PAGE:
Google Laphroaig till the 500th

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Hi, this is one of our (almost) daily tastings. Santé!

October 21, 2021


Laphroaig till the 500th, then more

I just realised that for months, our Laphroaig counter has remained frozen like winter in northern Siberia (hopefully), on 494 different expressions. Time to try to make that 500+ if you don't mind, and to find a proper glory as our #500. No worries, we've got ammo, but first, some apéritif... Expect some randomness too, as too much order can bring boredom and despair (quite). By the way, farewell John Campbell!


Laphroaig 10 yo (40%, OB, +/-2021)

Laphroaig 10 yo (40%, OB, +/-2021) Three stars and a half
Colour: gold. Nose: always gauze, iodine, bandages, those forgotten hessian jute bags that were stored near the old oil tank, then rather more sweetness, maple syrup perhaps, then just the usual seawater, brine and ashes. Perhaps a little light, but appropriately medicinal. Mouth: very good, brings back memories, with gherkin brine, lapsang souchong, ashes and granny smith. The only problem is that those 40% vol. kind of kill it, as they always did since we first did wee tasting sessions opposing the 40 and the 43. Worlds apart and apologetic looks from everyone at the distillery, back in the days. The good old early Internet days, when some brands hadn't become autistic yet. Finish: nice, very Laphroaig, but disappointingly flattish, which would lead to a dry and cardboardy aftertaste. Comments: coitus interruptus, almost murder. Yet, the distillate is perfect and probably easily worth 88 when at 46% vol. Taxes? What taxes? Don't the other distillers pay taxes too?
SGP:337 - 83 points.

Laphroaig 'Quarter Cask' (48%, OB, +/-2021)

Laphroaig 'Quarter Cask' (48%, OB, +/-2021) Two stars and a half
One of the first official expressions where they cancelled the age statements and started to replace time with wood (and a higher bottling strength indeed). We had thought this was shocking back in the days, but's it true that the end results, in you glass, have been pretty pleasant. Much water has flowed under the bridge since then. Colour: gold. Nose: the 10 was tighter, this one's got more vanilla and bananas from some well-prepared American oak. That roundness first clashes a wee bit with the otherwise rather straight distillate, but all is well in the end, with some lovely medicinal tones, cough syrup, also lemon curd, some marzipan and perhaps a handful of winkles in the background, which adds to the coastalness indeed. Yep, works with cockles and clams too. Mouth: a little too sweet for me now, as if they had further cranked-up the oaky sweetness. The oak really feels, frankly. Some sour fruits. I find it hard and the little 10 really kills it now. Finish: long, too oaky, gingery, bittersweet, with a feeling of white sugar on top of that. I find it pretty dissonant. Comments: all was going well on the nose but this dissonant and 'un-married' palate just didn't work for me. We'll try to try the QC again next year, if God lets us live.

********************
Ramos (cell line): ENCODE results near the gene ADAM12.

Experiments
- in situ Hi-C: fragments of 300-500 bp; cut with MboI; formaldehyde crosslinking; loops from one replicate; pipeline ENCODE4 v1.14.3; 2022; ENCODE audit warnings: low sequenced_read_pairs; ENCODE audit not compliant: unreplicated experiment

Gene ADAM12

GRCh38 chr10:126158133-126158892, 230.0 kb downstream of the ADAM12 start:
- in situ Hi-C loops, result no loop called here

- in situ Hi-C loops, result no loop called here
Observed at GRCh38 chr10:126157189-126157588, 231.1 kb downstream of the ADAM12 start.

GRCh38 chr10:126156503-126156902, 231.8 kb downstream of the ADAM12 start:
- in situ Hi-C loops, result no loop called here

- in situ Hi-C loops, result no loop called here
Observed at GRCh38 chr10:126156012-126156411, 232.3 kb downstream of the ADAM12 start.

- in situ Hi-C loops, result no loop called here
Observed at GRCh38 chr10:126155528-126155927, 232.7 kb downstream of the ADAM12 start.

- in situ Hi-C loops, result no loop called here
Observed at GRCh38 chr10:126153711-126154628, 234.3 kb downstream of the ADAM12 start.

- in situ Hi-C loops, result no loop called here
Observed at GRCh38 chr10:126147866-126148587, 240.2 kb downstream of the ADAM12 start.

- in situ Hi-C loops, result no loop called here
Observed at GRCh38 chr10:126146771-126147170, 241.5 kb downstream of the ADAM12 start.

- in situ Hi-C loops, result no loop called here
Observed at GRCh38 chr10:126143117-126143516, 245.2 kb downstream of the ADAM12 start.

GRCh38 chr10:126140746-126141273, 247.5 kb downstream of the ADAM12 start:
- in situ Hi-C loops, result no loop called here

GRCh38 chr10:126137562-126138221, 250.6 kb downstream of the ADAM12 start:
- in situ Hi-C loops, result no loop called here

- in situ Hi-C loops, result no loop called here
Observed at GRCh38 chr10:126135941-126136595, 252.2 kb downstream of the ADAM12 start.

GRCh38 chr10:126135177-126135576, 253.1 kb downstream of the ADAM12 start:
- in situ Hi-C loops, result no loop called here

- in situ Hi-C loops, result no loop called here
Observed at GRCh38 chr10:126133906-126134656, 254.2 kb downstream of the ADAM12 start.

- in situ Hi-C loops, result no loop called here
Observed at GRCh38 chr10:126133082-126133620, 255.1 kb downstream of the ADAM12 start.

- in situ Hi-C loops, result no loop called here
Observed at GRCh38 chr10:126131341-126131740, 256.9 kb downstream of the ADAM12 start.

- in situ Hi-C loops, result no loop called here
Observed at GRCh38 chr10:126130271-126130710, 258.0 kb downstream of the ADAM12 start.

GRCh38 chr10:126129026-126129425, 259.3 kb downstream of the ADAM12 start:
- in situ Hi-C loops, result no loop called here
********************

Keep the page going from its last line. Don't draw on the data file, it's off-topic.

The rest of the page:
SGP:665 - 78 points.

Let's get our heads right, with…

Williamson 10 yo 2011/2021 (59.9%, Asta Morris, sherry, cask #AM083, 674 bottles)

Williamson 10 yo 2011/2021 (59.9%, Asta Morris, sherry, cask #AM083, 674 bottles) Four stars
Indeed, Williamson is Laphroaig, the name refers to legendary former manager Bessie Williamson (some say she was having an affair with a certain Dutch dentist but shh, we have no evidence). Colour: gold. Nose: but of course. Tighter, purer, pleasantly free of any excessive oak this time, all on seawater, mercurochrome, just peat smoke, seaweed smoke, lemons and gunflints. With water: sharp, millimetric, pure, smoky and medicinal. Those trademark whiffs of new Wellingtons too. Mouth (neat): it is a little sweetly creamy and rich (lemon gums, banana foam) at first but all this smoke and brine definitely save it at 60% vol. With water: further destroys the Quarter Cask, even if it is not the most complex Laphroaig ever. Purity always works. Finish: rather long, very good, with some smoked almonds coming through, as well as bitter oranges. Comments: you won't have to scratch your head here, all is well.

SGP:457 - 87 points.